About Me

The ABCs of Dealing With Domestic Violence

Domestic violence was a part of my family's life for years. When I made the decision to leave with my children, I had to rely on the law to provide the protection we needed. Sometimes, the system does not work as fast as we want. I soon learned that going at it alone without any guidance caused significant delays. I created this blog to help others who are seeking legal means to deal with an abusive ex. By making the right moves, it is possible to get the necessary protections in place so that you can also live a happier and healthier life.


Latest Posts

The ABCs of Dealing With Domestic Violence

Talk To A Chapter 7 Attorney When You're Thinking Of Filing For Bankruptcy

by Gina Hill

If you're struggling to keep up with bills but you're falling behind, it may be time to consider bankruptcy. The only way to know if bankruptcy is right for you is to talk with an attorney. You may be suited for a Chapter 7 bankruptcy if your income isn't too high, so seek out a Chapter 7 attorney to get answers to your questions about whether you can file for bankruptcy and if it's a good choice for you. Here are some points to discuss.

If You Qualify For Chapter 7 Bankruptcy

One of the first things a Chapter 7 attorney has to do is determine what type of bankruptcy you can file. If your income is low enough, you can qualify for Chapter 7, and this means certain types of debts are eliminated so you don't have to pay them back.

If your income is too high, you might need to file for Chapter 13 bankruptcy. If so, you'll need to set up a payment plan to pay your debts. However, income alone isn't the only determining factor in what type of bankruptcy you can file. You might still file for a Chapter 7 if you have a high income but have high bills and still struggle each month to pay what you owe on your mortgage and other expenses.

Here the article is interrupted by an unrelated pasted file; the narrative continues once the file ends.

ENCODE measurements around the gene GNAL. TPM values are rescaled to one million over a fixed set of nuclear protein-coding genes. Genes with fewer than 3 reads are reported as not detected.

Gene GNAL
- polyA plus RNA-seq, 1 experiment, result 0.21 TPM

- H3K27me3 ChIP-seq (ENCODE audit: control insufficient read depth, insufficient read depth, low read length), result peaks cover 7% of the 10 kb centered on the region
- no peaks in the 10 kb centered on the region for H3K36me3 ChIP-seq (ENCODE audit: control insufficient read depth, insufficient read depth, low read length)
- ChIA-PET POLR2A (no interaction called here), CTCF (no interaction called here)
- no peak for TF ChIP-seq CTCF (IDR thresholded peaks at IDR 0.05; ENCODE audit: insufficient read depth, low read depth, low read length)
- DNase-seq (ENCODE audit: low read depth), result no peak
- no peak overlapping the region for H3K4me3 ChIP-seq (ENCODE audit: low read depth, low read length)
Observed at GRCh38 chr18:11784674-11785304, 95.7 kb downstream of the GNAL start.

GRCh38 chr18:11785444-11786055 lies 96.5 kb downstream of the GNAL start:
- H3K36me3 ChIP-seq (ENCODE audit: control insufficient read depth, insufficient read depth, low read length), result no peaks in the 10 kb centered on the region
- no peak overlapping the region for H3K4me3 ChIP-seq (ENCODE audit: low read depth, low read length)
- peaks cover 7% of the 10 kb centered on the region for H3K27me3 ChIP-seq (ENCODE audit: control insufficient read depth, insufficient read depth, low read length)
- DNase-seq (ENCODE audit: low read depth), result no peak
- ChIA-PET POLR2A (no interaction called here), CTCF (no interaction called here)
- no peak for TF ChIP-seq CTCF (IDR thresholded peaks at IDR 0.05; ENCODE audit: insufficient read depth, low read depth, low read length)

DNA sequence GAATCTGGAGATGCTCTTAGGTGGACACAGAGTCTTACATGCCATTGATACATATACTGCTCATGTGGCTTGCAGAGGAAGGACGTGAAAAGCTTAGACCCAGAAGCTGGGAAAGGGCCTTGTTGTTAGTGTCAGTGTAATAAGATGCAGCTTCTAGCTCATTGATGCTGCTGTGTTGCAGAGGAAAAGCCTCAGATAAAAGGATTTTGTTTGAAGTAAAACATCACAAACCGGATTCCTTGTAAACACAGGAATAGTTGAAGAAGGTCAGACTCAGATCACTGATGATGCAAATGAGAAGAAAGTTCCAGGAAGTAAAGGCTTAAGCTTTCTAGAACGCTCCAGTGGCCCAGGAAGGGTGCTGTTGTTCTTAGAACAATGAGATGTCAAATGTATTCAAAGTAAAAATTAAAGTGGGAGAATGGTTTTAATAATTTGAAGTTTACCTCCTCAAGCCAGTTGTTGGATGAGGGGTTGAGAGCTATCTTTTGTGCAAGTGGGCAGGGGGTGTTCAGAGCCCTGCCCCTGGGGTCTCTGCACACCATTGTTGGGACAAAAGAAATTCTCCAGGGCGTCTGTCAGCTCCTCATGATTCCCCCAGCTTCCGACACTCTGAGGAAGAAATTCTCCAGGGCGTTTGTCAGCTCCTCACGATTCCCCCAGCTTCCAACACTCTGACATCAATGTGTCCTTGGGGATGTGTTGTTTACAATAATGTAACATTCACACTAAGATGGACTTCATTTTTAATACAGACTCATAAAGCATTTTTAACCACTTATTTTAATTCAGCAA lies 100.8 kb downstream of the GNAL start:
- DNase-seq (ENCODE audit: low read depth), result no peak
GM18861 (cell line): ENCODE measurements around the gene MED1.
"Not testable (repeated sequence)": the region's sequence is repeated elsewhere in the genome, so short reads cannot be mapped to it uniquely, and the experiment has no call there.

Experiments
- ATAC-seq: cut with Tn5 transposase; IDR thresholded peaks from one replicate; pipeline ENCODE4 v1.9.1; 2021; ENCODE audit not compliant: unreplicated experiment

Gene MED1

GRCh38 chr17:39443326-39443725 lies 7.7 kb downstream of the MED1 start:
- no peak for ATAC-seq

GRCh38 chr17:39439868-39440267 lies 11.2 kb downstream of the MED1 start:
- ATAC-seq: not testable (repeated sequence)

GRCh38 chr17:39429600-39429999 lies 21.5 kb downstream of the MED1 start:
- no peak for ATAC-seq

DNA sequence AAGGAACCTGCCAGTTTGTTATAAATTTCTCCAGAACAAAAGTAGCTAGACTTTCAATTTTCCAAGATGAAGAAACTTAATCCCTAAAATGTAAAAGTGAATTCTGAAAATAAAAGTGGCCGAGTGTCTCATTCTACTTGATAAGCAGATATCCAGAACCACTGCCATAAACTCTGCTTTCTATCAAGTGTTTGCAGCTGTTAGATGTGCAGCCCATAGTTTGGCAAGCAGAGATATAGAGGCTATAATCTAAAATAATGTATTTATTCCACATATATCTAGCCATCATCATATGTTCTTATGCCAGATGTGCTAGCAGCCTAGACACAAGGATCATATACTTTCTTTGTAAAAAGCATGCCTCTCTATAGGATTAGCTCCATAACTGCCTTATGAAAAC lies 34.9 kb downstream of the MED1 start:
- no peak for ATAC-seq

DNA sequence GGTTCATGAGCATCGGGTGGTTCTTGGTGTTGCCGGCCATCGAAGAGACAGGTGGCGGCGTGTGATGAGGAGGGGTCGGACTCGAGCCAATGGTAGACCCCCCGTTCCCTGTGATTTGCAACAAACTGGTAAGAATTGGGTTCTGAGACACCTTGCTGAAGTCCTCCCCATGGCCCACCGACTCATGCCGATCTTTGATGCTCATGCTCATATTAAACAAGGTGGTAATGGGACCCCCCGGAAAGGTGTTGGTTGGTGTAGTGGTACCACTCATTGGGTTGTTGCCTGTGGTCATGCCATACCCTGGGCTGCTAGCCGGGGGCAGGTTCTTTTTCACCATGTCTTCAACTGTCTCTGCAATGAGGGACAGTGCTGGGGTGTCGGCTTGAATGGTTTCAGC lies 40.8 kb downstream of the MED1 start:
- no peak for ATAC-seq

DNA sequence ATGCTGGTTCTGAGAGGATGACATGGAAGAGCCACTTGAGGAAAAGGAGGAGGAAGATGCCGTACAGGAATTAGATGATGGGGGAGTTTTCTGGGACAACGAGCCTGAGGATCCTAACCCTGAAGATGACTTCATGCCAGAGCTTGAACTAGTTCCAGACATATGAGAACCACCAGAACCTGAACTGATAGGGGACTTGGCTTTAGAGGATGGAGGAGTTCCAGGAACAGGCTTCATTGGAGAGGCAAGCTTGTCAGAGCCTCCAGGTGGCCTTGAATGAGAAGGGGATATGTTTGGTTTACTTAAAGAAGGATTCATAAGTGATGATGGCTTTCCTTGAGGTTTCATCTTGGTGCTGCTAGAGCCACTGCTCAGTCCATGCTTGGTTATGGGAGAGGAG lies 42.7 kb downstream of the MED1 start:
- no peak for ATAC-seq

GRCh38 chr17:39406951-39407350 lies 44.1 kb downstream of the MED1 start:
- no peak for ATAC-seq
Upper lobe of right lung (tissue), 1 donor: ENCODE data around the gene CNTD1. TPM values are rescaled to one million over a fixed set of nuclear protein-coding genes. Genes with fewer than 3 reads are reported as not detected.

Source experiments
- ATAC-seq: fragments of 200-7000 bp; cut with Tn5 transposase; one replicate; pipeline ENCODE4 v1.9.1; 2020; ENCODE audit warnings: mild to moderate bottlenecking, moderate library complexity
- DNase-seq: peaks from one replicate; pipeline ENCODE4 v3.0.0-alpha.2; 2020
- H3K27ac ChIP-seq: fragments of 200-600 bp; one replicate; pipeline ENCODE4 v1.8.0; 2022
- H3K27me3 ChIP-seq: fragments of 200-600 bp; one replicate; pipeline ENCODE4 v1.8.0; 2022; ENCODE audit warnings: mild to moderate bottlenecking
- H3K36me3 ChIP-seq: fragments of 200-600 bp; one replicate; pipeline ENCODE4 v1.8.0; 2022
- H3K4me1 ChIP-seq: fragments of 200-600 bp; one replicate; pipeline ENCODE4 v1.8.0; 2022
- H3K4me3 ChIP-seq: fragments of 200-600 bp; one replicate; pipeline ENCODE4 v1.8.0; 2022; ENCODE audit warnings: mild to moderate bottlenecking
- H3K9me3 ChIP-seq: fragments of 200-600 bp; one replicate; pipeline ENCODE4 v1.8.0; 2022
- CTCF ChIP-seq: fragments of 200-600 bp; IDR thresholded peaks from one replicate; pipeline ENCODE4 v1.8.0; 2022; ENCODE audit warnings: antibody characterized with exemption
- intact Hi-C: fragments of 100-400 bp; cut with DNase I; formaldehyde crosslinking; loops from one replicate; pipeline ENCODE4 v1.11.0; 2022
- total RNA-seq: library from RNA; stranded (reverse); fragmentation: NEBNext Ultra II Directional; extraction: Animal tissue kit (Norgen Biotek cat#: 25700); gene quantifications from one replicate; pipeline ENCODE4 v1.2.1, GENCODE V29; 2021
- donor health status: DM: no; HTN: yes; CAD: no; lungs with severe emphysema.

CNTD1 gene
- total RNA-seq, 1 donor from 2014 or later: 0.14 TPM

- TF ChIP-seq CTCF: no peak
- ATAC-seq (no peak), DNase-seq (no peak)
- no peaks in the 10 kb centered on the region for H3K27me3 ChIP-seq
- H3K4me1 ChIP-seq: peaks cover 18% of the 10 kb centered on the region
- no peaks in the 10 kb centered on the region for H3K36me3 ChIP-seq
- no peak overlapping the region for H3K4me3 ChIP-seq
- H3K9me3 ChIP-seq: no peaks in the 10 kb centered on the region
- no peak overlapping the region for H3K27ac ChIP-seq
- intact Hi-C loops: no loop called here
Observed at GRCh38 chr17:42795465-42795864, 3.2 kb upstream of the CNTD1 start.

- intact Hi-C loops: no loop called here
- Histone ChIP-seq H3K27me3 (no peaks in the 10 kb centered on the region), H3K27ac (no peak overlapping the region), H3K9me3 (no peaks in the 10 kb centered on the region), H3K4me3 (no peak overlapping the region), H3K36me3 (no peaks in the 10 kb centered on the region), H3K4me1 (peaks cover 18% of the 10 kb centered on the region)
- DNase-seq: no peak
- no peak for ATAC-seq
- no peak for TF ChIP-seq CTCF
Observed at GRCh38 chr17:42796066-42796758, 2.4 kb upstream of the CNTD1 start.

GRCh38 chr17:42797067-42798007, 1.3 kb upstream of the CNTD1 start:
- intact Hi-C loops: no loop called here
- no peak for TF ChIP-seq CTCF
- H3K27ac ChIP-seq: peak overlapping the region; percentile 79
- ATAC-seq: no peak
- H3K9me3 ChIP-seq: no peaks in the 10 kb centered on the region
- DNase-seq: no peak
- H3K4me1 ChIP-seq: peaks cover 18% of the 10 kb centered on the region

If Some Types Of Debt Won't Qualify

Your Chapter 7 attorney also wants to know the type of debt you have since some debt might not be included in a bankruptcy. Things like student loans and past taxes might not be included. However, if much of your debt is due to credit cards and personal loans, you might get most of your debt eliminated.

There might also be debt that you don't want to include. This could be a specific credit card, your house, or your car. What types of debt you can keep depends on laws in your state and what you can realistically afford to pay back after your bankruptcy. You may need a car to work, but you might only be allowed to keep your car if you are current with payments and the court deems you'll be able to afford the payments after bankruptcy.

A Chapter 7 attorney can help you through these decisions since you don't want to be saddled with debt you can't afford after you've already filed for bankruptcy. To help you make wise financial decisions, the court may require you to take pre-filing and post-filing financial classes so you understand how bankruptcy will affect your credit and how to manage your money after bankruptcy.

Until you take the classes or make any financial moves, talk to a Chapter 7 attorney. There are things you want to avoid doing right before you file, so there is plenty to understand about the bankruptcy process if you want the best outcome for you and your finances.